COACH BOUCHER: It’s a different year. It’s a different team, you’re right. But there’s one thing that’s never changed and that’s Gagne is a money player. He’s a clutch player. He’s always been. And I guess when he’s not, it’s because he’s retired, because I’ve seen him in junior. I was lucky enough to see him play in junior, and you saw him at the Olympics, too. And whenever it’s a big moment, you know he’s there.
And again tonight. So it’s not the first time. You look at our last two months of the year, he’s arguably in our top two to three forwards easily. He was outstanding for us. So happy for him to get his game back, it was really tough to start the year, move, change of environment. He played injured, didn’t want to show he was injured. So he had a very tough start. We gave him a long break to take care of what he needed to do. When he came back, he started this uphill climb that I think is still going on.
He’s one of those guys. So I don’t think he’s learned that here. I mean, he’s always been that, and that’s why he’s here. That’s why we got him, convinced him to come down here. So pretty happy about that.
Q. Can you talk a little bit about Teddy Purcell tonight. I know you said he elevated his game in the Playoffs. Are those goals he scored part of — because of his confidence, the poise with the puck on those two goals?
COACH BOUCHER: He’s always had poise with the puck. I think what we were discovering with Teddy now is that when it’s a tough game, when it’s a close environment type of game where there’s not much space out there, he can do the same now as what he was doing before when he had a lot of space. And to me, that’s a major evolution of his game, because that means that what he was doing in the American League and college ranks, he can be doing in games now and not just during the regular season; he was doing it in the biggest games.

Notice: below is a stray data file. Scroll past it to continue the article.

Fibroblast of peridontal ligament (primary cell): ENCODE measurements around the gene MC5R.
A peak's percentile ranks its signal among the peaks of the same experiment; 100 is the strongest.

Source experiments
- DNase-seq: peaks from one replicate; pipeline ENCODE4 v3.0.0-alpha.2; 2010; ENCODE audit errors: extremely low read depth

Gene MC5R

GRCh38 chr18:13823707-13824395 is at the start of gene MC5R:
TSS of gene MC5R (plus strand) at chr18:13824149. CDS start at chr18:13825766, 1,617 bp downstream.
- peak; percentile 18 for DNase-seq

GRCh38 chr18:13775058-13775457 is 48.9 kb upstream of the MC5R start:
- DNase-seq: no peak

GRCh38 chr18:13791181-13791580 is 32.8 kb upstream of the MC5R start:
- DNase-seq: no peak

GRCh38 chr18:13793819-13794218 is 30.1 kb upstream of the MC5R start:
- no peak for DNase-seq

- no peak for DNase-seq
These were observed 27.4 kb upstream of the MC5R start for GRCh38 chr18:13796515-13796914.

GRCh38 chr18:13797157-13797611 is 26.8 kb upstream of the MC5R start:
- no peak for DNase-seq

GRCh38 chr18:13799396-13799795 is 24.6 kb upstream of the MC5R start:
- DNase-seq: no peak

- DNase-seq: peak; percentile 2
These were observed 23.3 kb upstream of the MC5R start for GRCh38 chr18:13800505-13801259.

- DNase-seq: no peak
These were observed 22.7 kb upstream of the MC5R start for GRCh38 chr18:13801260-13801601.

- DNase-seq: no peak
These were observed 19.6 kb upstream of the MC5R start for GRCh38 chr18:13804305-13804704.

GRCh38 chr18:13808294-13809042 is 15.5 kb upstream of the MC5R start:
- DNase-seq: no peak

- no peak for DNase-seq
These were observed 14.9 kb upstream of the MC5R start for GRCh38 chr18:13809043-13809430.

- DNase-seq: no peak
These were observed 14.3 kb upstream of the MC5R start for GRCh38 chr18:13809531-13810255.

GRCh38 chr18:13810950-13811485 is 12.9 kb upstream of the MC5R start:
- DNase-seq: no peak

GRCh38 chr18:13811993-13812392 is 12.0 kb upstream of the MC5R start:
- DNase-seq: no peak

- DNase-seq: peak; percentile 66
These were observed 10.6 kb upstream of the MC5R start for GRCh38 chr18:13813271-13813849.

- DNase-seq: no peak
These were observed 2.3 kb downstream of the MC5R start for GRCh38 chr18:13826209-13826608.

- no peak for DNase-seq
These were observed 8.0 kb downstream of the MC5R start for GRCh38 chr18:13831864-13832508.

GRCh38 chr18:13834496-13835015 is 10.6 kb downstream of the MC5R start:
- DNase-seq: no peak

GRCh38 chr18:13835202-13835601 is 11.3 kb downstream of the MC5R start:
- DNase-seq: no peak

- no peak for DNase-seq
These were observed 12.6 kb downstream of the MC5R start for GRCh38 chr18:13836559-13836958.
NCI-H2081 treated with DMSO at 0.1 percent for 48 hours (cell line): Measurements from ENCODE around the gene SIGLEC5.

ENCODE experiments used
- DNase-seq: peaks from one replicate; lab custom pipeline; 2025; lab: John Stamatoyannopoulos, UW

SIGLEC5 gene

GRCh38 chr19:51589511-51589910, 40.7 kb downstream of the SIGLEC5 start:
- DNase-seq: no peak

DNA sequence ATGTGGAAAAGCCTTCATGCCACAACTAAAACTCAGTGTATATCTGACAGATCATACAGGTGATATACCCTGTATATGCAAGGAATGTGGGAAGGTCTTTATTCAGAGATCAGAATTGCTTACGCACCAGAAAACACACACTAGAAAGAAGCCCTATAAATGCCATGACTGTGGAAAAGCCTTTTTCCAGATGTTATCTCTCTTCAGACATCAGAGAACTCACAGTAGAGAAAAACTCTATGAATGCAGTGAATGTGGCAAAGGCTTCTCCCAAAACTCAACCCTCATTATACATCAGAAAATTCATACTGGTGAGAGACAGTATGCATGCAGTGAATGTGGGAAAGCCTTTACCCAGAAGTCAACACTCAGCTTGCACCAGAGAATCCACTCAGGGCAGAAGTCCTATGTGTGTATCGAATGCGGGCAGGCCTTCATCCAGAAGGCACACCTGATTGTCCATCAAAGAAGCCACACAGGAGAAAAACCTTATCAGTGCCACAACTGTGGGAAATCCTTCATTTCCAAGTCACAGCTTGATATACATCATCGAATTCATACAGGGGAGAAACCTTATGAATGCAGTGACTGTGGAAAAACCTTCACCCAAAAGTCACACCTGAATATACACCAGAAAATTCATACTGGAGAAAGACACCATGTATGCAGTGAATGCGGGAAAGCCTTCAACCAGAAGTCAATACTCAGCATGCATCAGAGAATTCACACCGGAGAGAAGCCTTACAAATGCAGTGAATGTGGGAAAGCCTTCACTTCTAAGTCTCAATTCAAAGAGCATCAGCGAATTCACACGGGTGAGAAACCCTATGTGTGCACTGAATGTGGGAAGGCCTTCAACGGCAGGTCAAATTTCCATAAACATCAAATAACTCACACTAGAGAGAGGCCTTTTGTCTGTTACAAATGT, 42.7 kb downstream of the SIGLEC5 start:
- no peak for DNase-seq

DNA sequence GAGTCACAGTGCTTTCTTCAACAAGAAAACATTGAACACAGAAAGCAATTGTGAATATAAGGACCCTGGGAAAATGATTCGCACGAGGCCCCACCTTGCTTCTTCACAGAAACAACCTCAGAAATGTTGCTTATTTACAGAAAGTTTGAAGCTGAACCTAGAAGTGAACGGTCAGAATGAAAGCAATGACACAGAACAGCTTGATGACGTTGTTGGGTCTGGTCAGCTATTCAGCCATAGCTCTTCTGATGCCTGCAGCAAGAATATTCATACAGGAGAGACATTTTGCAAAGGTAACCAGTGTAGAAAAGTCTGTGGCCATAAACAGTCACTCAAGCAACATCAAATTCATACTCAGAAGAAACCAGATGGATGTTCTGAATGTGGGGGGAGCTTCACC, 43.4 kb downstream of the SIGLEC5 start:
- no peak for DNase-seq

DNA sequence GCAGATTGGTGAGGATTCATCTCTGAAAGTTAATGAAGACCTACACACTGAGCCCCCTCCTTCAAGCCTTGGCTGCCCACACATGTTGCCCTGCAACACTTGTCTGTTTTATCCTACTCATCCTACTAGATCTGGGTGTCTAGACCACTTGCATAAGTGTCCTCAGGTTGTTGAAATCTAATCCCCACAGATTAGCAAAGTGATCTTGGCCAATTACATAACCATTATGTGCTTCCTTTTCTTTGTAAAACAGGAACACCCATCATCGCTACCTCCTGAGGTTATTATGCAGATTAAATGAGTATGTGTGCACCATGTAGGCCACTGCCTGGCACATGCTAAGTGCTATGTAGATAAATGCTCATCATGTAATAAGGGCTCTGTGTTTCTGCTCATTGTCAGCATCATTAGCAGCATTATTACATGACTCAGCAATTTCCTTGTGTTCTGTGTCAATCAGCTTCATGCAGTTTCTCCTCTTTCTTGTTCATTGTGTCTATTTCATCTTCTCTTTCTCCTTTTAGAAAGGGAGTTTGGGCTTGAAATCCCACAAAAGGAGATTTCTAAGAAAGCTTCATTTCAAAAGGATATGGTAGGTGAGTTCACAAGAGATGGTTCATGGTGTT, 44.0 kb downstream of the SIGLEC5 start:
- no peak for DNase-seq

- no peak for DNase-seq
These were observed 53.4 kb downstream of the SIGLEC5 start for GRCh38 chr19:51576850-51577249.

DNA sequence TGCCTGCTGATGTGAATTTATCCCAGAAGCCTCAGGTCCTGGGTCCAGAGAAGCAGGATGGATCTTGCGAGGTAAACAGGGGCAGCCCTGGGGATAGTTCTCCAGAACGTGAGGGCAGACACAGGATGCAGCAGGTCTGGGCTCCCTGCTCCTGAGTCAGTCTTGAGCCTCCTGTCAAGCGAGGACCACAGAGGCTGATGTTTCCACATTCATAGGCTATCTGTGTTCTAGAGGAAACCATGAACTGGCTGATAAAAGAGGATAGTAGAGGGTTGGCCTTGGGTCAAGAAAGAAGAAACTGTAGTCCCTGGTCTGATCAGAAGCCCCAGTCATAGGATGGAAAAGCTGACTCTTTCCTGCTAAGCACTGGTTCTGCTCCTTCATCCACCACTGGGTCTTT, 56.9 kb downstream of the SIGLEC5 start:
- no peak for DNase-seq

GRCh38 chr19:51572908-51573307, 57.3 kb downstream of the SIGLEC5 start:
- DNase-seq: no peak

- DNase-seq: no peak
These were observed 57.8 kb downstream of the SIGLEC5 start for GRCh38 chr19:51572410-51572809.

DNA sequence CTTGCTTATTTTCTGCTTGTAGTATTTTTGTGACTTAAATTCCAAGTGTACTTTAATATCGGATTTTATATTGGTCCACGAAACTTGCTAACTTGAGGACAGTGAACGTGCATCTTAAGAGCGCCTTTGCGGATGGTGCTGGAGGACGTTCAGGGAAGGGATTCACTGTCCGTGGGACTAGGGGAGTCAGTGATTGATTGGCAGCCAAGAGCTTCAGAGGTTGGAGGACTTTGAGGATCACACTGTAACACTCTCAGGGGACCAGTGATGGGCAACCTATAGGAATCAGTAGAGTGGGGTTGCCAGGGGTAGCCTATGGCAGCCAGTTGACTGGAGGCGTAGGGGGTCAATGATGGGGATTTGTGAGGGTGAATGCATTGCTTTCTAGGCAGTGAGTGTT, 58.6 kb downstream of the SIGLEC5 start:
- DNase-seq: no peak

So I think he’s progressed so much. Real proud of him. And showing up like he did today certainly inspires the rest of the group. And it falls into what we are. Every day you don’t know which guy is going to make the difference.
Q. In a game like this, or in a series like this, how much does coaching make a difference in terms of what you’re doing versus what Claude’s doing and now you’re kind of going back and forth? In a one-game winner takes all, maybe is not as important in terms of matchups and decisions. But when you’re playing the same team now, four, five, six, times in a row, does what you do become even more important?